She looks down at her wedding ring,
says to someone in the kitchen --
shall we announce our anniversary?

But she'd meant to connect this thought
to hurricane Cleo headed this way --
I've seen so many rings put carefully away --
and she notices her feet are slippered by cold,
though it looks like summer outside the door,
summers in Antarctica, winters in St. Croix,
islands upon islands giving way to more islands,
or the still blank surface of the door's glass pane.
At their strongest, Franco's poems move through memory, relentlessly questioning, pushing insistently for truth, however difficult or painful. From the poem "The Bells" (subtitled "Flood of '83, Clifton-Morenci, Arizona):

His orange cap turns in his methodical hands
as they hike with the din of the bells
down to the old gym and crawl
through one of its busted eyes
into the crypt of the basement damp
where he grips her palm to palm,
and presses her towards a corner

until her mouth dodges his in a daze --
wondering, she can't help it,
if somewhere she has seen this before,
so much vain reaching, almost in passing,
he, laughing, and she too,
laughing, but gauging the tiles back
through the belly of the building
to the stark fact of the outside light,
the bells shifting above floodwater,

Red Cross shovels, sandbags, trucks,
all laboring while the toll from the tower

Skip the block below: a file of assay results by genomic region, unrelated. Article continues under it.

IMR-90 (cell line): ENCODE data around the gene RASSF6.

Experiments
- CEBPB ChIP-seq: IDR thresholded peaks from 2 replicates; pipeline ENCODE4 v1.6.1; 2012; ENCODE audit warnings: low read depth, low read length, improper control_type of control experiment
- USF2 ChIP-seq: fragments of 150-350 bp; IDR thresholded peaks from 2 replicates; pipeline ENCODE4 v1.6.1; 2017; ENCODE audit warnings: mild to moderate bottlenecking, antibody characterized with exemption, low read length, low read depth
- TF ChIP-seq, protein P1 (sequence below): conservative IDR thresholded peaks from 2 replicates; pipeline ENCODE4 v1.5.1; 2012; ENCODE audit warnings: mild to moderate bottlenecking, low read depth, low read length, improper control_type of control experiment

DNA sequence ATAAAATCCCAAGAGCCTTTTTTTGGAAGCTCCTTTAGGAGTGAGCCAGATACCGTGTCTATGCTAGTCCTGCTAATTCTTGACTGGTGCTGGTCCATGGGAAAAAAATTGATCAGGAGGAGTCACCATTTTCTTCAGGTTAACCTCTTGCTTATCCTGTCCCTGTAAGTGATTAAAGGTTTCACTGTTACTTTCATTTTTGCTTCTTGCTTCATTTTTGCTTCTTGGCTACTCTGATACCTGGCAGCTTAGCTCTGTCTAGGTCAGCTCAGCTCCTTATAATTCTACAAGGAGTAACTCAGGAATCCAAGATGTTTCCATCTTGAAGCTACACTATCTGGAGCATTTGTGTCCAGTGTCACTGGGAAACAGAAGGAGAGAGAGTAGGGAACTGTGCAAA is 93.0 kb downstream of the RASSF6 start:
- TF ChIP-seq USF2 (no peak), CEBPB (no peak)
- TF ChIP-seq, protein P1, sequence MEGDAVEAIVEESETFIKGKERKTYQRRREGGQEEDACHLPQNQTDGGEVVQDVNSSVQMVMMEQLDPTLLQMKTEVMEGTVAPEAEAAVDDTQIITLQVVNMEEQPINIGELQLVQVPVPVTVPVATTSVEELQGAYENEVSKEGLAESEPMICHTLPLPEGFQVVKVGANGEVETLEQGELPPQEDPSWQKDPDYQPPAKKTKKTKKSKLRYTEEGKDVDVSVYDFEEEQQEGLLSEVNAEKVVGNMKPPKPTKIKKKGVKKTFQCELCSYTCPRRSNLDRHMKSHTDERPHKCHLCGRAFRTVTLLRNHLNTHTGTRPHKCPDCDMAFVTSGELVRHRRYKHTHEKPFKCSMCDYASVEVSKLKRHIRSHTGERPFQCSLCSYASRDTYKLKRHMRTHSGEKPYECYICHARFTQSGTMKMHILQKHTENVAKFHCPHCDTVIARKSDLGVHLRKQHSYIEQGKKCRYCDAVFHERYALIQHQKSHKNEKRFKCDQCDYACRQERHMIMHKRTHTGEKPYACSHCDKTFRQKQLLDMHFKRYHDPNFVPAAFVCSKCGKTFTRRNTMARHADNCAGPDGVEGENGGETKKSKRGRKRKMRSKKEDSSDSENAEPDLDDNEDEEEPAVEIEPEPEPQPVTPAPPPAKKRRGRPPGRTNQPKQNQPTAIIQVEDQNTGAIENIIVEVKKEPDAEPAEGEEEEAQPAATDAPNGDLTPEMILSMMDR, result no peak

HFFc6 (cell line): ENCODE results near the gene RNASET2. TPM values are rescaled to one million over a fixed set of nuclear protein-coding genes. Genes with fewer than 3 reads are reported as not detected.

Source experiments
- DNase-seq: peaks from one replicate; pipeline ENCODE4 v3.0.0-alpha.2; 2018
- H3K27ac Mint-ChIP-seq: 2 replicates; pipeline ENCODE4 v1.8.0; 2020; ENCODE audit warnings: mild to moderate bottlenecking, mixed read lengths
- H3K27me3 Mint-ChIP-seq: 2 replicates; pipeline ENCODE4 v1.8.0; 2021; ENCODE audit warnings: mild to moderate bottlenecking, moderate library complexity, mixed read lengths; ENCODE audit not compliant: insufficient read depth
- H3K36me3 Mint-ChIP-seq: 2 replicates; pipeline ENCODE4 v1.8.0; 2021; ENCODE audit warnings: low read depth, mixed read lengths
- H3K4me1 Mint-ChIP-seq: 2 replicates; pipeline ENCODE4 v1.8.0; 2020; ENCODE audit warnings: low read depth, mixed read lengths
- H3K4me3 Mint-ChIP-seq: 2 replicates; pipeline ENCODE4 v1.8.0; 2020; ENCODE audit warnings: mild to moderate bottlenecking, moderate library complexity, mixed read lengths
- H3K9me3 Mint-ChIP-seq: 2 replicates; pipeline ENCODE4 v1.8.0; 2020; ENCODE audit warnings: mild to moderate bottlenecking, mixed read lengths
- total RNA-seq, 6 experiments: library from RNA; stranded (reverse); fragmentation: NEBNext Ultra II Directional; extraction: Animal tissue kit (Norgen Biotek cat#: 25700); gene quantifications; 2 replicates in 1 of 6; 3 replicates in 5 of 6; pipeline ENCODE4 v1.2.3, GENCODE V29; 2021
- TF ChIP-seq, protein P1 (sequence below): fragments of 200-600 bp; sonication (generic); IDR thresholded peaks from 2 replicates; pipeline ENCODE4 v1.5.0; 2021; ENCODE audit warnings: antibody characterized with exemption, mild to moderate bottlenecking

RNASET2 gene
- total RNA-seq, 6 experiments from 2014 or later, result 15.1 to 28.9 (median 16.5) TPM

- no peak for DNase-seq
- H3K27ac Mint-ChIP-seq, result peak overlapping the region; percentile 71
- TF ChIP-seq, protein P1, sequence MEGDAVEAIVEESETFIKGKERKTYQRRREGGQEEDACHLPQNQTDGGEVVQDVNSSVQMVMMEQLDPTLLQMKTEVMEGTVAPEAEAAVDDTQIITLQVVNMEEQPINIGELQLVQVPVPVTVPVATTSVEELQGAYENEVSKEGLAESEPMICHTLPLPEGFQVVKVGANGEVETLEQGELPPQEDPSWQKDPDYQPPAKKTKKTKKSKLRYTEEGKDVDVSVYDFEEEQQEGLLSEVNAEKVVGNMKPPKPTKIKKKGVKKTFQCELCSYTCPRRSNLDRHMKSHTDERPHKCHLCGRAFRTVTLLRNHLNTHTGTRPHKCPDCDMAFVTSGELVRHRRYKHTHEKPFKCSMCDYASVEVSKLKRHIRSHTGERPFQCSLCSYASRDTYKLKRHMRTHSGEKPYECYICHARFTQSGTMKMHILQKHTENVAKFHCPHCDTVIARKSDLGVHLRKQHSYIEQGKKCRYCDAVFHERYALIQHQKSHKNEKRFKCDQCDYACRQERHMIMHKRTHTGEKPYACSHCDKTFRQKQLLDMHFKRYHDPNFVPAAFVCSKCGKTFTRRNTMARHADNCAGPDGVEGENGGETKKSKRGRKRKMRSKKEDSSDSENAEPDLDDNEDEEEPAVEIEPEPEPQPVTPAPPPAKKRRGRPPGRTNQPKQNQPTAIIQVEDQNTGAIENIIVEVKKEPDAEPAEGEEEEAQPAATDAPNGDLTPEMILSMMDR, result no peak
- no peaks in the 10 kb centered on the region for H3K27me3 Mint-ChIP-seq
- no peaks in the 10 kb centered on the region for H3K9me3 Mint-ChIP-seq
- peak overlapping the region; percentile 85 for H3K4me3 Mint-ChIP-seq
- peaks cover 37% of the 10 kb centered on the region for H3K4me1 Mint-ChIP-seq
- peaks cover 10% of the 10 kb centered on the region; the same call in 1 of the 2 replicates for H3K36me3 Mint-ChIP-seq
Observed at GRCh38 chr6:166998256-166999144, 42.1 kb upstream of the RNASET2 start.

rises over the wet clay drifts.
The flood occurred during a strike by copper miners against Phelps Dodge, in which the company was ultimately able to break the union. In the time since then, Gina Franco's hometown Clifton has become essentially deserted; it's listed in an Arizona guide to ghost towns. Franco has told more about this, and has posted photos of the area, in her weblog Reli(e)able Signs.

The first poem I read by Gina Franco (taking its title from a line in William Wordsworth's Prelude), was " 'That Cried to the Whole City "Sleep No More" ' ". The poem begins with a running account of getting up in the morning to leave for work and the routine details of life in a house with several people: telephone calls, carrying out the garbage, a burned-out light bulb. Then toward the end the poem seizes hold, and the heart emerges and speaks in clear light, and without hesitation.

[. . .] Last minute calls
from a brand new cell -- five thousand fold --
something repetitious -- how many planes?
How many did you hear? What is there
to do but return to the habit
of combat and sit with the dead and wonder,
if I had not been hit this way, over
and again, if not for this edifice of graves,
this apex of things in a complex
of things I have never lived without,
and without bodies, portions laid out
in the light for the living who are
walking the concrete waste, and if not
for windows, opening onto the slumbering
city morning, how could I know dominion
and prayer, reverting and enduring
as it was meant for me in the beginning?
How could I know? Tell me.
For I am sick with knowing.
I recommend The Keepsake Storm by Gina Franco.

This page is powered by Blogger. Isn't yours?